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Kinematic Shock

Surface Water Hydrology

  1. Vijay P. Singh

Published Online: 15 APR 2005

DOI: 10.1002/047147844X.sw471

Water Encyclopedia

Water Encyclopedia

How to Cite

Singh, V. P. 2005. Kinematic Shock. Water Encyclopedia. 3:239–242.

Author Information

  1. Louisiana State University, Baton Rouge, Louisiana

Publication History

  1. Published Online: 15 APR 2005

Abstract

Kinematic shocks form due to a variety of factors, including spatial and temporal variability of inflow, systems geometry, and initial and boundary conditions. This study provides a short overview of the formation, propagation, tracing, and fitting of shocks in hydrologic modeling, in particular, referring to rainfall–runoff modeling.

The kinematic shock is a discontinuity representing a sudden rise or surge in flow depth. For example, flood waves have an intrinsic tendency to steepen as they propagate downstream due to lateral inflow or geometric constriction and eventually form a shock. The discontinuity can also represent a sudden decrease in flow depth. For example, when flow advances over a porous bed, there comes a time when the flow rate is not sufficient to satisfy the infiltrating demand of the bed and is, therefore, suddenly absorbed by the bed. This phenomenon is observed in ephemeral streams and irrigation borders and furrows. Discontinuities in flow are also observed in geologic formations due to fracture, fissures, and sudden changes in porous media properties. Shocks are also observed in landscape evolution and formation of deltas, river bed profiles, and river junctions.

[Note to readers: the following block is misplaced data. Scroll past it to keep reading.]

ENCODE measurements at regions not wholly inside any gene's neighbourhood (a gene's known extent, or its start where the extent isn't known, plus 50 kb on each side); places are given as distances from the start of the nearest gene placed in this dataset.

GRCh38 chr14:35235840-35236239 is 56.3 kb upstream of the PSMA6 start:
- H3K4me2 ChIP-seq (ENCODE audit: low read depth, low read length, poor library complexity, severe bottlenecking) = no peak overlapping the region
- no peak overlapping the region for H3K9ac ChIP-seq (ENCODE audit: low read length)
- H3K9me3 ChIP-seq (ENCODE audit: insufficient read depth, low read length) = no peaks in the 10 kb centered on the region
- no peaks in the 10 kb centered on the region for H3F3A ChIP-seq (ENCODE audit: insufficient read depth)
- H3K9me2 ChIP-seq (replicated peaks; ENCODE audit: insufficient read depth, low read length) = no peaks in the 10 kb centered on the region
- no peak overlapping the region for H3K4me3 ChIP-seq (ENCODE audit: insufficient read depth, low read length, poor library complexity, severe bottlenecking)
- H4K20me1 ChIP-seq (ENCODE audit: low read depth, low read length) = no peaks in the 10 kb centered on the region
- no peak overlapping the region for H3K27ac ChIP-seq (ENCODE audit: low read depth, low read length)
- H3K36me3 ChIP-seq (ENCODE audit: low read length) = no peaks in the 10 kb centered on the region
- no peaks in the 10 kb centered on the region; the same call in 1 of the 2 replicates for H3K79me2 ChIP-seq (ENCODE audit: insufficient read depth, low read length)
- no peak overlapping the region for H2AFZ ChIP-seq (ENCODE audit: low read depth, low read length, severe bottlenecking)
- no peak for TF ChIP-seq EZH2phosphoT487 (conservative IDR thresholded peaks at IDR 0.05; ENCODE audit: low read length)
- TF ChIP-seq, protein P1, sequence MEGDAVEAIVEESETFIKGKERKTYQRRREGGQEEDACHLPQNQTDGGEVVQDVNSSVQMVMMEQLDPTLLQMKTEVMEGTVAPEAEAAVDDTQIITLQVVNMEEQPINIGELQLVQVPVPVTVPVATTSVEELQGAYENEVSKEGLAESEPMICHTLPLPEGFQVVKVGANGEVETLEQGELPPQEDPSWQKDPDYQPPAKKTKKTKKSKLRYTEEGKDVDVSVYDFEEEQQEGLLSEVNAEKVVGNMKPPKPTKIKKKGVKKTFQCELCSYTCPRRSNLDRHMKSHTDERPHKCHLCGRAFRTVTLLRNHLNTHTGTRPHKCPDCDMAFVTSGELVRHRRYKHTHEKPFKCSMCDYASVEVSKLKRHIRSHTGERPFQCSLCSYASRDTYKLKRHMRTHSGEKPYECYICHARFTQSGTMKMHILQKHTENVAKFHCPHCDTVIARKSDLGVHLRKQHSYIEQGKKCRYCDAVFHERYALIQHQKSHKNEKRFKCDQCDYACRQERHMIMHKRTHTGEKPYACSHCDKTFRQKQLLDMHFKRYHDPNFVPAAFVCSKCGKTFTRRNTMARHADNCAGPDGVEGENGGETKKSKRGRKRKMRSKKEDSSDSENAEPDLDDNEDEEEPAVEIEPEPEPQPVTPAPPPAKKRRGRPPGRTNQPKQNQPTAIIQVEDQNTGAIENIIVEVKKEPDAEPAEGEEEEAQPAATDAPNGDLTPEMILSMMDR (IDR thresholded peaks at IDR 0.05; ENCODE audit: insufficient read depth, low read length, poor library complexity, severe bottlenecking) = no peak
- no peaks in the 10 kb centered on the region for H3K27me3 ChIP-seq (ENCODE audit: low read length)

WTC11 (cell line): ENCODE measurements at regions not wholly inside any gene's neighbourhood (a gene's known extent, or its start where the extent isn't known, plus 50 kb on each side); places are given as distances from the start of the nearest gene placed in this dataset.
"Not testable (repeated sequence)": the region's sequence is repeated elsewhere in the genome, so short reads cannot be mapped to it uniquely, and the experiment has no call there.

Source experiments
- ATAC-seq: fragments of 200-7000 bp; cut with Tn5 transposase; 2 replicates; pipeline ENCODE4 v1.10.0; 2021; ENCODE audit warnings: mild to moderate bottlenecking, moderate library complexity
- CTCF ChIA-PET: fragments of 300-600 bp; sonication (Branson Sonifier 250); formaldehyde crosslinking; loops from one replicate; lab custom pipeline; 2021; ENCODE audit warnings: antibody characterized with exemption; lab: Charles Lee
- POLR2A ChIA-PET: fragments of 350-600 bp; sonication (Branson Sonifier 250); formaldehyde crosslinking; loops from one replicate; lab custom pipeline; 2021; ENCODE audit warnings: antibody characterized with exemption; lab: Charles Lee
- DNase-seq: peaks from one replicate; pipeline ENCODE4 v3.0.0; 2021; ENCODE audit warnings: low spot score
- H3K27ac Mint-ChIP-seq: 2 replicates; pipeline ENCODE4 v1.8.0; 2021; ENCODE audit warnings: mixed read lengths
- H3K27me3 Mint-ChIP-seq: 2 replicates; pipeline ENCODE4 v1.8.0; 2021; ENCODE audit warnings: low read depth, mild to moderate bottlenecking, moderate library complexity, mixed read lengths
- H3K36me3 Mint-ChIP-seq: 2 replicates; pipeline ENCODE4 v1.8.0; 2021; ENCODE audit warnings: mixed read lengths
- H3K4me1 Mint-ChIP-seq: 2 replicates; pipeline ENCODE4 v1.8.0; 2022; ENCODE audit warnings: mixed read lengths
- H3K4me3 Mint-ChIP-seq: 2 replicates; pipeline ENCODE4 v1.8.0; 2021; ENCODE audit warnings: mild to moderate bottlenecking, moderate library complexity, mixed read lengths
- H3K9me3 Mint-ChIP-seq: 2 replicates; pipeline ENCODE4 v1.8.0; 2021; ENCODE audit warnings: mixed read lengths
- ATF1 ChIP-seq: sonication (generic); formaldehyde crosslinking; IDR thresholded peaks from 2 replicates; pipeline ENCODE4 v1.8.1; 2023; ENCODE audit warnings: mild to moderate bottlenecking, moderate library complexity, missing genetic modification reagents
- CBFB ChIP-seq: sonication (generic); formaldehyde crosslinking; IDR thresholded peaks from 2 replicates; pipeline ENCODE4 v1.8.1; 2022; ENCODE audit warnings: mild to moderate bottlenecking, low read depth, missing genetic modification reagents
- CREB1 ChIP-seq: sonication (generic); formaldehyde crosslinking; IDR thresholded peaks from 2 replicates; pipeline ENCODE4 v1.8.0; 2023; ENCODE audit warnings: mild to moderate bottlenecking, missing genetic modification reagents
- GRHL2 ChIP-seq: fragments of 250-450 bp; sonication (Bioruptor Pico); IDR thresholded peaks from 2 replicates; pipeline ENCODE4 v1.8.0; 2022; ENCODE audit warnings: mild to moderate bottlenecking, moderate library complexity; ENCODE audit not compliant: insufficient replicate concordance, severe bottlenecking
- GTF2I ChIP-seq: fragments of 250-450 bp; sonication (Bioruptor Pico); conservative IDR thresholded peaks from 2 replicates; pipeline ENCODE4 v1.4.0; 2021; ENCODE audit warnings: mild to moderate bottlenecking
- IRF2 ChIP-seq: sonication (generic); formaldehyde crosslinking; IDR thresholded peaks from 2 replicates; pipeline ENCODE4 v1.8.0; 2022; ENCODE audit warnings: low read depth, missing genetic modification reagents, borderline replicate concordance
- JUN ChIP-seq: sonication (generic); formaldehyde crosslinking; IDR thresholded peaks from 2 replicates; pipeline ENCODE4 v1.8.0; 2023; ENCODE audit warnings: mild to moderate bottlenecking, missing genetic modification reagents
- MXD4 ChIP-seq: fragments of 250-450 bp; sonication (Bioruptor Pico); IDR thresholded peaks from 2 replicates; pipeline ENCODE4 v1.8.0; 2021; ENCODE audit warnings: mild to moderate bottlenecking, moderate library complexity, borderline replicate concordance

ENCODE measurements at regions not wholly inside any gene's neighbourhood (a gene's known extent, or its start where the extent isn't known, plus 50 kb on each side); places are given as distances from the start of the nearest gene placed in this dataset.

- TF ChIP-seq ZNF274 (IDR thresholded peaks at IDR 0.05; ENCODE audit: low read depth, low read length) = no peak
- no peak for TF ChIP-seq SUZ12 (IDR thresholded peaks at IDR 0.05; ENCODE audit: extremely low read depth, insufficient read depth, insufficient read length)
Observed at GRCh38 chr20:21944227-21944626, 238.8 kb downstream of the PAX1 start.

Keywords:

  • boundary conditions;
  • celerity;
  • characteristics;
  • curved surfaces;
  • discontinuity;
  • kinematic wave theory;
  • shock fitting;
  • shock formation;
  • shock propagation